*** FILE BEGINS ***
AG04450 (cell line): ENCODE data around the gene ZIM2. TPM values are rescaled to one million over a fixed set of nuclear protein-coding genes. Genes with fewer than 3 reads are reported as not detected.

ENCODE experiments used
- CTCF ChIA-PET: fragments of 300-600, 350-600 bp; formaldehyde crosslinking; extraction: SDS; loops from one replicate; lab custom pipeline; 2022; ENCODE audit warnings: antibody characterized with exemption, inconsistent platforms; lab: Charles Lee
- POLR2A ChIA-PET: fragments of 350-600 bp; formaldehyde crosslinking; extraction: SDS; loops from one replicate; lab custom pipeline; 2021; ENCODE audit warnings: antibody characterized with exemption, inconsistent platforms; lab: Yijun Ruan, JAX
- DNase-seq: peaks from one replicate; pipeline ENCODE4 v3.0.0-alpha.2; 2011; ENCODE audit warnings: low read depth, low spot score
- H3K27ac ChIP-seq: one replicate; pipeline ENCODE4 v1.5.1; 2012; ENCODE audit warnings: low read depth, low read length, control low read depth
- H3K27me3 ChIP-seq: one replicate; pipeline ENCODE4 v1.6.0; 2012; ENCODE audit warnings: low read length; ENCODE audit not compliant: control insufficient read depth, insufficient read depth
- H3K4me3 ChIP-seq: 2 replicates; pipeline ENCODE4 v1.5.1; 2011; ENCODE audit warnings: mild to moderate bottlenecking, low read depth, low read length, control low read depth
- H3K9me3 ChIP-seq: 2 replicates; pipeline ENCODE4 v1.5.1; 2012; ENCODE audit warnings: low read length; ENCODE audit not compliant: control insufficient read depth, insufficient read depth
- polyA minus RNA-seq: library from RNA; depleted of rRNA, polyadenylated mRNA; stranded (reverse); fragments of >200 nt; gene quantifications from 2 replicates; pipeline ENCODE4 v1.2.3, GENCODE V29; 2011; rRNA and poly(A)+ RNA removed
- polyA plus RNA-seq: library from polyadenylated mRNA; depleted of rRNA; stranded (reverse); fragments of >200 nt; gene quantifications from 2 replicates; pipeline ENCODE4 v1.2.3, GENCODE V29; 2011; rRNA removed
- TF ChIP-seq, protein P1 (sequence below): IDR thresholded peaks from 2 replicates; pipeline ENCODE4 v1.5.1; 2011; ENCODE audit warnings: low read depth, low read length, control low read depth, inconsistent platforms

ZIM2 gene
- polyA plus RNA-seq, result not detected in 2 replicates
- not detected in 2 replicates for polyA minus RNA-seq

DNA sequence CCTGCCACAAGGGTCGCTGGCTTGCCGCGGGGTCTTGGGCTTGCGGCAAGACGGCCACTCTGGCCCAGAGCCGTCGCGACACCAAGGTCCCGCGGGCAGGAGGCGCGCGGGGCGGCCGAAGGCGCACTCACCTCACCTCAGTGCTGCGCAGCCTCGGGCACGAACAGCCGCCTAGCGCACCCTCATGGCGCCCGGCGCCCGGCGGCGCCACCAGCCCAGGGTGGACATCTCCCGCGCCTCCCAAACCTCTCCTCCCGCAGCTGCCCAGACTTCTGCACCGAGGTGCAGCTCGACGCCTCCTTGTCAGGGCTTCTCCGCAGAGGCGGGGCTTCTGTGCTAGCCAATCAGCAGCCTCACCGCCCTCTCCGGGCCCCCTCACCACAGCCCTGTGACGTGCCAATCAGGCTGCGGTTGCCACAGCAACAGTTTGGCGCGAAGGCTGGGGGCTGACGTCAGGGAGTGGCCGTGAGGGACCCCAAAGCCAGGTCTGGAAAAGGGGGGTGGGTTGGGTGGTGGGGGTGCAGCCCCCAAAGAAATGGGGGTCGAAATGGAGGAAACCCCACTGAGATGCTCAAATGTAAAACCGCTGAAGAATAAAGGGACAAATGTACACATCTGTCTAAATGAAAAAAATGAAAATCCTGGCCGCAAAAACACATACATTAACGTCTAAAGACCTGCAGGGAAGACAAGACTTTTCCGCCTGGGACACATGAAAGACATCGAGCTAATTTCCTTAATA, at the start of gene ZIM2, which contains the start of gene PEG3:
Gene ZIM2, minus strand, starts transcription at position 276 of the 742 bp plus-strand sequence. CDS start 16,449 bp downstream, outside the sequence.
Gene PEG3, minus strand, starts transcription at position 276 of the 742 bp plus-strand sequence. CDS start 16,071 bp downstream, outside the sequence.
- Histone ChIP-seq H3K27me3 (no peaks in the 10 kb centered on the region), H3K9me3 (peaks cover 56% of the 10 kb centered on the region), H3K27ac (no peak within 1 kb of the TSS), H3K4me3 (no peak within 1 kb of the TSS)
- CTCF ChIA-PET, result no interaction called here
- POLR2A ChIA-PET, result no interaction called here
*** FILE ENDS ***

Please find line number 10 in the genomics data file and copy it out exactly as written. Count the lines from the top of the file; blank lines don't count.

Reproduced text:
- polyA minus RNA-seq: library from RNA; depleted of rRNA, polyadenylated mRNA; stranded (reverse); fragments of >200 nt; gene quantifications from 2 replicates; pipeline ENCODE4 v1.2.3, GENCODE V29; 2011; rRNA and poly(A)+ RNA removed